Tag Archives: shelter

Rebuilding a country and a home

It has been nearly two and a half years since the earthquake that devastated much of the capital and surrounding areas.  Those 30 or so seconds caused so much damaged and affected so many families.  The work of healing and recovery continues, however we witnessed some of the progress in Port au Prince.  As we drove away from Toussaint Louverture International Airport, the car met smooth pavement as we turned onto one of the capital’s main roads that has been repaired.  Lining this road were solar powered street lights which show the way for drivers after sundown.

In Port au Prince, World Concern has been particularly involved the last couple years in rebuilding homes.  There has been a lot of criticism, some more valid than others, of the international community and Haitian government for failing (or not moving fast enough) to sufficiently house the estimated 1.5 million Haitians displaced by the quake.  For me, as a newcomer to the country, I was hoping on this trip to simply listen a lot and see what I could discover first hand about the challenges and successes.  The situation is far from simple and 1.5 million people is a lot of people.  It is impossible to fully understand the complexities surrounding the recovery process in one short week, however I was grateful for the time we did have to meet individuals affected by the quake and hear from our staff about World Concern’s role in providing a home for families.

We met Lucmireille, a 34 year old mother of two.  Her temporary shelter sits on top of a small nub of a hill at the end of a curvy gravel road.  Our jeep worked hard to get up the steep road and I thought of Lucmireille and her neighbors who make that hike on foot.  Although some major roads in the capital are well paved, small neighborhood streets like Lucmireille’s remain rocky.  As we approached her home, I noticed the view.  The hill provides a nice, wide view of the city below.  Port au Prince Bay seemed close and the hot sun gave its’ water a blue tint.  There were several moments during our week in Haiti, like this one outside Lucmireille’s home, where I stopped long enough to admire the beauty of the place.  I’m glad I did.

Like many others, Lucmireille and her family fled to the countryside following the earthquake.  The countryside provided safety and peace from the chaos of the capital.  Life was hard though, as resources outside the city are often more limited.  So her family returned to Port au Prince, even though they knew they could not afford to rebuild their home.

 

 

 

 

 

 

In the summer of 2011, the World Concern staff met Lucmireille and soon her home was rebuilt.  “We now have better security, since the shelter was built,” says Lucmireille.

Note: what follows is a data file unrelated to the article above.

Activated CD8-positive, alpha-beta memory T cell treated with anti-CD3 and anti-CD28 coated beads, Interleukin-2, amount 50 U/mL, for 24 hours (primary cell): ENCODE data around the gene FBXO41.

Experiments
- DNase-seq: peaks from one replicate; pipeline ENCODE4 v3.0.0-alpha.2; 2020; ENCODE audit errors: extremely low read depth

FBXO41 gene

She went on to say, “If you don’t have a house, you have to do whatever you can for yourself.”  Although Lucmireille continues to face challenges, she is thankful for the shelter and is happy that her oldest child is in school.

 

When you think about the quake and the devastation as a whole, and of the millions of Haitians affected, you get overwhelmed.  Meeting Lucmireille showed me that although life is not easy, there are small victories that deserve to be recognized and celebrated.  I hope you too can celebrate the fact that Lucmireille has a place to call home and be encouraged that although not immediate, change is happening.

Haiti Day 1 – A Place to Call Home

Today we arrived in Haiti.  According to our pilot, visibility was eight miles and I believed him.  As the plane fell closer and closer to earth you could see the sprawling city of Port-au-Prince, beginning near the sea and extending all the way up the mountains which surround it.  The first thing you notice upon stepping out of the airport is the heat.  Not simply the temperature, but how the warmth surrounds you and falls upon your skin. 

Our group is seven in total, including Martha and I.  We immediately went to the World Concern office here in Port-Au-Prince and said hello to our colleagues and friends.  Since beginning this journey with World Concern, Martha and I have felt as though we are part of a family.  This feeling was affirmed as our Haitian brothers and sisters warmly welcomed us today.  After greetings and a tour of the formidable three story office building, we headed out to meet some families in the city who have had houses rebuilt with the help of World Concern.

This was a truly humbling afternoon.

We met Elias & Louis whose house was completely destroyed by the earthquake in January 2010.  They, along with their seven children, were suddenly homeless.  This family, which numbers twelve in all, found themselves hopping around from one temporary living situation to the other.  After nearly a year and a half of being on the move, World Concern helped Elias & Louis rebuild their home on the small piece of land where their former home was.  They and their family could finally return home.  Elias explained that since receiving their new home, his family’s situation has greatly improved compared to what it was like shortly after the earthquake.

Wow.  Life is not perfect for Elias and his family but he is the first to acknowledge that God has protected his family. 

We enjoyed the few moments we had with Elias & Louis so much.  This couple, along with the World Concern Haiti staff, has already showed us the beauty and resilience of the Haitian people we have read so much about.   At the end of our first day in Haiti we are exhausted but so thankful to be here.